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Sun, April 21

Council looks at airport runway

PRESCOTT -  There are no small projects at the Prescott Airport, it seems.

As the experts explain it, a number of inter-connected improvements are needed at the airport, if it is to become a hub for economic development and transportation.

The key to it all: Improving the main runway.

"The future economic success will be defined by the city's ability to extend and strengthen the main runway," stated this week's report on the key airport area findings.

In order for the airport to safely handle the heavier regional and corporate jets and fire-service slurry bombers, the runway needs to be lengthened from its current 7,600 feet to anywhere from 9,000 to 9,600 feet, said Prescott Airport Manager John Cox.

At its current length, he said, the runway is not ideal for the larger aircraft.

By adding another 1,400 to 2,000 feet, along with an overlay for strength, the runway would be capable of handling 95 percent of corporate jet and regional jet traffic, Cox said.

But a number of things would have to happen first.

First of all, the city would have to buy additional land for the runway extension and do a full-blown environmental assessment.

Then, the taxiway leading to the main runway would have to moved to allow for the required safety space between the two. In addition, the air traffic control tower would have to be moved so that controllers would have a view of the newly lengthened runway.

The estimated cost for all of the related changes: $45 million ($3 million of it local, with the majority coming through federal grants).

And that does not even include a new airport terminal, which officials say is essential in the recruitment of commercial airlines.

The airport's inter-related issues were in the spotlight this week, when the Prescott City Council conducted a special workshop with members of the ad hoc steering group that has been meeting for months on the ongoing Airport Strategic Plan.

The strategic plan got under way this past January, when Economic Initiatives Director Jeff Burt kicked off the planning with a presentation to the City Council. Since then, the council has heard updates in February, March, and April.

Meanwhile, the steering committee, which is made up of aviation experts and local business people, has been meeting to come up with key findings about the airport area. In all, the steering group ahas met 23 times, and has conducted eight sessions with airport-area stakeholders.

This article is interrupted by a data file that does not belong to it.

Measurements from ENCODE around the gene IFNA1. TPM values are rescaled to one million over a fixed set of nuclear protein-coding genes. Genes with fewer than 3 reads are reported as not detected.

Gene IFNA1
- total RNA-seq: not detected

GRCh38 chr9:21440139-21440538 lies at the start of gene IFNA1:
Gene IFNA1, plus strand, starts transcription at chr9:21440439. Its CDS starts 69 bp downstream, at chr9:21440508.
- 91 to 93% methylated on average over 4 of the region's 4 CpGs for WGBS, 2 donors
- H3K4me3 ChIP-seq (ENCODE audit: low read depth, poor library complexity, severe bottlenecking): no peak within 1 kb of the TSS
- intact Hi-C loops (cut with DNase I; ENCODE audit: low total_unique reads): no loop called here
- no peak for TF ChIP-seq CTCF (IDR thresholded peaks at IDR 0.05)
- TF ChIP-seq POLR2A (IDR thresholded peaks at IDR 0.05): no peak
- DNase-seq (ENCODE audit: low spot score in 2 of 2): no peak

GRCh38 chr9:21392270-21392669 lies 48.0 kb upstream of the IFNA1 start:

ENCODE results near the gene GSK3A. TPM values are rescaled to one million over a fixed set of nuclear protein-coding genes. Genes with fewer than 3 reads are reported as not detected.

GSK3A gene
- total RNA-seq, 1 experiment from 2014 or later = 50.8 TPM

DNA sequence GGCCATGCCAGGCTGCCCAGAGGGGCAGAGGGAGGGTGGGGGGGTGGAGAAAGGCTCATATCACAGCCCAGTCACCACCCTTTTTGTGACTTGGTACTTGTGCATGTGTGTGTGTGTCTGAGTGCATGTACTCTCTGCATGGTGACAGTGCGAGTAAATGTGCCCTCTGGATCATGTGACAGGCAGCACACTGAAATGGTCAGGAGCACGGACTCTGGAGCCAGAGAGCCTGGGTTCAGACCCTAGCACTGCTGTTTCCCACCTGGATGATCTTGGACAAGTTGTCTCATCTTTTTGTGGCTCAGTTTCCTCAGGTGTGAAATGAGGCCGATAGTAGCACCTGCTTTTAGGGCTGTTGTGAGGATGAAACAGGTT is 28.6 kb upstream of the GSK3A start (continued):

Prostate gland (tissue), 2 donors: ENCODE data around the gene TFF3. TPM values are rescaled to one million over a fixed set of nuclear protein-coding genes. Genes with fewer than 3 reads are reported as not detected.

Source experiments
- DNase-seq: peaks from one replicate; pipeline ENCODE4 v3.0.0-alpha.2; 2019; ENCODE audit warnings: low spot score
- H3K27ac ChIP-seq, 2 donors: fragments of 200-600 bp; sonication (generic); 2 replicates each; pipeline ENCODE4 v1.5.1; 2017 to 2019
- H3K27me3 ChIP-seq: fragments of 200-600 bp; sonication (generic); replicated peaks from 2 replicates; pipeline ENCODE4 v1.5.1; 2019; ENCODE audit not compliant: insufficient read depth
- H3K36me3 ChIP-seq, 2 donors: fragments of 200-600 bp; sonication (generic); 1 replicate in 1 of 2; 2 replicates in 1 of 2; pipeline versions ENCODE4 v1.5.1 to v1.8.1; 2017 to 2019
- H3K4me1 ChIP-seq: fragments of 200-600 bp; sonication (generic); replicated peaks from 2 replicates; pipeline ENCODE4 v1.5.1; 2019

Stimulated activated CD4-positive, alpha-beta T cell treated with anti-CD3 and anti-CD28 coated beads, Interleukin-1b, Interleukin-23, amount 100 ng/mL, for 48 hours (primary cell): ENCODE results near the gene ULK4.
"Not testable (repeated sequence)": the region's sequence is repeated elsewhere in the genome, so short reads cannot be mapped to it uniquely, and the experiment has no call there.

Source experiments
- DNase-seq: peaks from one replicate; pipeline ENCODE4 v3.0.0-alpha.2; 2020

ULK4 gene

At Wednesday's workshop at the Prescott Public Library, members of the committee stressed the important role the airport plays in economic development efforts.

Embry-Riddle Aeronautical University (ERAU) Chancellor Frank Ayers, one of the steering committee members, noted that recent ERAU graduates often want to pursue their careers in Prescott.

"We have a lot of young people who want to live here," Ayers told the council. But the jobs that would keep them here are simply not available.

Among the goals of the strategic plan is to increase the economic development on the land around the airport.

The current state of the airport makes economic development difficult, however. Ayers noted that corporations often cannot land their corporate jets in Prescott, and because of the limited commercial air service, corporate representatives frequently have to fly into Phoenix to get to Prescott.

And regarding the recruitment of new commercial airlines to Prescott, steering committee member and ERAU Business Department Chair Robin Sobotta noted that Prescott's 1940s-era terminal serves as a "dis-incentive."

City council members took a no vote at the Wednesday workshop, but a majority appeared to favor moving on to the next step in improving the airport.

Next up for the council will be consideration of two airport-related items: adoption of the airport and airport-area recommendations; and approval of a contract for an airport terminal siting assessment, estimated at a cost of about $40,000.


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